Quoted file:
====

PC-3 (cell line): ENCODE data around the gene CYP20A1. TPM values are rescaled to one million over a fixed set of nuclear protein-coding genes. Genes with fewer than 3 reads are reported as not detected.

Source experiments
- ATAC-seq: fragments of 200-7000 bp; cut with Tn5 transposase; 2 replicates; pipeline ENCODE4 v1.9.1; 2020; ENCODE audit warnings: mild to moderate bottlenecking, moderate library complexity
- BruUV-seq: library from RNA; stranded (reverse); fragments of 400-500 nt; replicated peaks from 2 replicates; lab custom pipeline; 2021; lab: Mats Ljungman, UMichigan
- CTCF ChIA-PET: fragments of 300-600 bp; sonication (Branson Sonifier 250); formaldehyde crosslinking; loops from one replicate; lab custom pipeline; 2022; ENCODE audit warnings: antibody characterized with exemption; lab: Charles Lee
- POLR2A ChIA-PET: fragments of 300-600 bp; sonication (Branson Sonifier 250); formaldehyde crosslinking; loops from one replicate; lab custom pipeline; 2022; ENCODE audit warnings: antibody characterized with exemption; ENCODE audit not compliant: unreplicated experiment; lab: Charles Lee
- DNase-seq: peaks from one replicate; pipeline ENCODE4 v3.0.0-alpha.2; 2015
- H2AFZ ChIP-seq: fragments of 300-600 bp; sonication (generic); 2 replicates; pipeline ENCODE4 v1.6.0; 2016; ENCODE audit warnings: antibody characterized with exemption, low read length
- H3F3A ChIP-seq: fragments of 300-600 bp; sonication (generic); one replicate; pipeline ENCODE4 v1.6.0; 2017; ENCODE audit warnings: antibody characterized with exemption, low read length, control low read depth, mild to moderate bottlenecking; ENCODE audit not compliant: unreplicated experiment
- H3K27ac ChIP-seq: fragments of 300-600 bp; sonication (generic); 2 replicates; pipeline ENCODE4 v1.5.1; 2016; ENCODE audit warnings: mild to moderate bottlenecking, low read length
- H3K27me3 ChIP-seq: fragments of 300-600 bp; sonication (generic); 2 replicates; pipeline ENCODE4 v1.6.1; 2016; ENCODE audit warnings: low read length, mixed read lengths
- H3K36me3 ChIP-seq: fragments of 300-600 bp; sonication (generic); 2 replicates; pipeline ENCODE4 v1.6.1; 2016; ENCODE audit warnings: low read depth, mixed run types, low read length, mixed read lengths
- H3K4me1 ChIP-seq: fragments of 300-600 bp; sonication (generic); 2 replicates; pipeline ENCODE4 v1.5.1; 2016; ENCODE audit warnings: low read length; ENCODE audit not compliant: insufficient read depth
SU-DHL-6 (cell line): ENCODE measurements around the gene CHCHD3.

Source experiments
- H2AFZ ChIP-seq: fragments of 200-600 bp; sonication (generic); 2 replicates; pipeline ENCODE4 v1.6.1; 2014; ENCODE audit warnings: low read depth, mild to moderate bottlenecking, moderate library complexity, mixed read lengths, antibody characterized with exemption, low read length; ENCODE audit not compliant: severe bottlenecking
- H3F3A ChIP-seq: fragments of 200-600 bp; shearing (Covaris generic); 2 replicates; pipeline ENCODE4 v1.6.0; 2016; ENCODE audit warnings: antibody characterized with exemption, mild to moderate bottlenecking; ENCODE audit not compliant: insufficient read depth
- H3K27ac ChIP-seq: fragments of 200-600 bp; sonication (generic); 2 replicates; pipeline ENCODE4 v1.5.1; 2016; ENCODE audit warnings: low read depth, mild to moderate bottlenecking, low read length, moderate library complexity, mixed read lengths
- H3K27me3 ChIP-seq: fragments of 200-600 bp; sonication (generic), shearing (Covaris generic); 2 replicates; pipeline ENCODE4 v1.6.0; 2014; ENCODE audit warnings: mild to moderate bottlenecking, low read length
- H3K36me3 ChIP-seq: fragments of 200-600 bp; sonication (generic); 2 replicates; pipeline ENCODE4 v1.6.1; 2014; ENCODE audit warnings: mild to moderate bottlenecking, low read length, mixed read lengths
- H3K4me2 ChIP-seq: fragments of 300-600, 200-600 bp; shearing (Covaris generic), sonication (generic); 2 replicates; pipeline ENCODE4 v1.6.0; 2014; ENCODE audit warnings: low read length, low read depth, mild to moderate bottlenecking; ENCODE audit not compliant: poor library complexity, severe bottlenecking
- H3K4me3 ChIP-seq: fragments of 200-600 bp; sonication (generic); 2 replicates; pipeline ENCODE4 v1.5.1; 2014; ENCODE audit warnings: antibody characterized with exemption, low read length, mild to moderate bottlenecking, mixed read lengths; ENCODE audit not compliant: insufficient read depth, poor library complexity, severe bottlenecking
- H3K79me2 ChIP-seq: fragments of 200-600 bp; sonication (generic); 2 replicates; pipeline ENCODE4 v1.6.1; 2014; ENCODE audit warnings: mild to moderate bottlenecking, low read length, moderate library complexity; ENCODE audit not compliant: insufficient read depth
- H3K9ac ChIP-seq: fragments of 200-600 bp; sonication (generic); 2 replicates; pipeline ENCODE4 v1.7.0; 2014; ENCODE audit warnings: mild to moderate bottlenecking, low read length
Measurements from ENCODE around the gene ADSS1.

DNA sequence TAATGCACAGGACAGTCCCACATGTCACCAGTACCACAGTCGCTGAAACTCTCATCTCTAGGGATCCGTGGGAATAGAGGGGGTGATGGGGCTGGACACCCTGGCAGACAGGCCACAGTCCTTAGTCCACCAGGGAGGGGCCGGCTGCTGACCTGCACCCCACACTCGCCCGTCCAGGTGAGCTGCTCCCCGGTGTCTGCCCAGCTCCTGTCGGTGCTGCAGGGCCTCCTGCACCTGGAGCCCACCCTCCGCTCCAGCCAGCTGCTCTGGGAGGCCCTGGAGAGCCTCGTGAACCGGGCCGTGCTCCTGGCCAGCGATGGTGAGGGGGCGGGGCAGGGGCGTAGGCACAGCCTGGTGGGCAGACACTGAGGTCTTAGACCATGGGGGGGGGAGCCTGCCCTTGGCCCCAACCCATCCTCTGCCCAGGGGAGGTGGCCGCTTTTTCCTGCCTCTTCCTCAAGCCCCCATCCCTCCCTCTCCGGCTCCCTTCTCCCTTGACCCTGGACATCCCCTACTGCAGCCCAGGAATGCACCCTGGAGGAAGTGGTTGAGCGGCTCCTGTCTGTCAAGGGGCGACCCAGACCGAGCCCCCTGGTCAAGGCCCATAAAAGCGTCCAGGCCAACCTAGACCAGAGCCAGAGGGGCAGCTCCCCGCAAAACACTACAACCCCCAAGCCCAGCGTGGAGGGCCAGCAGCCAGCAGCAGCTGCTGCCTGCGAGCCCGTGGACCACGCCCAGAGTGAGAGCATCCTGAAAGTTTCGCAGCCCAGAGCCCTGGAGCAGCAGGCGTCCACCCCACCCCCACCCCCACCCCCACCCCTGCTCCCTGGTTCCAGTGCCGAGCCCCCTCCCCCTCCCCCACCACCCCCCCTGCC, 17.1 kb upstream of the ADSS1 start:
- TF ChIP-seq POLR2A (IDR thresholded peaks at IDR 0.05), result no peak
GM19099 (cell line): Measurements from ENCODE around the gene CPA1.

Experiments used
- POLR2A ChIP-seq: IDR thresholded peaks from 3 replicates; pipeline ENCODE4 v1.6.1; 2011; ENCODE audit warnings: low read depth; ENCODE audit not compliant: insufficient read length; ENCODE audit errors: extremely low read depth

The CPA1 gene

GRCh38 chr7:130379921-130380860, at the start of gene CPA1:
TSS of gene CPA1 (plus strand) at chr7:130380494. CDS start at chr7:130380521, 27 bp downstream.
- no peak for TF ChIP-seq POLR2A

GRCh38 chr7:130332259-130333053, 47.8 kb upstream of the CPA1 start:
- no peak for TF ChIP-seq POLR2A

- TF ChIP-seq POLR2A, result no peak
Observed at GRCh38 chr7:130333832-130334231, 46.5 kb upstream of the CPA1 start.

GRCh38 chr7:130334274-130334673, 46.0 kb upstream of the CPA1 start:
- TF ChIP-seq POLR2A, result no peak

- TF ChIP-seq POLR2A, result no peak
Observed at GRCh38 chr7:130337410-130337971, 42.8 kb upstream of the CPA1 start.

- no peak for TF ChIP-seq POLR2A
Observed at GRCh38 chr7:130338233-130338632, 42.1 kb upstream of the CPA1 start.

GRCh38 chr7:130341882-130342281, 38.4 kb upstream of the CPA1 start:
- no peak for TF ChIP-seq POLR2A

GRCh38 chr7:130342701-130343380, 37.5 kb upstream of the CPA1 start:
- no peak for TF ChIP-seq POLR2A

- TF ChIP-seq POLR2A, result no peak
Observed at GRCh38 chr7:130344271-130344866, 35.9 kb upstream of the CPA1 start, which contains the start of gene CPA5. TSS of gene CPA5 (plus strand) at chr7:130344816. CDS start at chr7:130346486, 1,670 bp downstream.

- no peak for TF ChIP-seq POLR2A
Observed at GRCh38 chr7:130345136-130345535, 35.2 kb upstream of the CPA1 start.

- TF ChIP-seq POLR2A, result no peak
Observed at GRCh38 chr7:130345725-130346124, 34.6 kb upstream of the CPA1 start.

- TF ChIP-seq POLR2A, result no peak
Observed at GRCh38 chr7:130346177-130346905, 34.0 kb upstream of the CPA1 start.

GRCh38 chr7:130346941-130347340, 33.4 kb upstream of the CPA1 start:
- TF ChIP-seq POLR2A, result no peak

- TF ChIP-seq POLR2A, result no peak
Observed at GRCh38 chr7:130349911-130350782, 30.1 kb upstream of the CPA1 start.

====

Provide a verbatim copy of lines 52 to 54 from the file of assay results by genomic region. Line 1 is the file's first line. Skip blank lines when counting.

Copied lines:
Observed at GRCh38 chr7:130345136-130345535, 35.2 kb upstream of the CPA1 start.

- TF ChIP-seq POLR2A, result no peak
Observed at GRCh38 chr7:130345725-130346124, 34.6 kb upstream of the CPA1 start.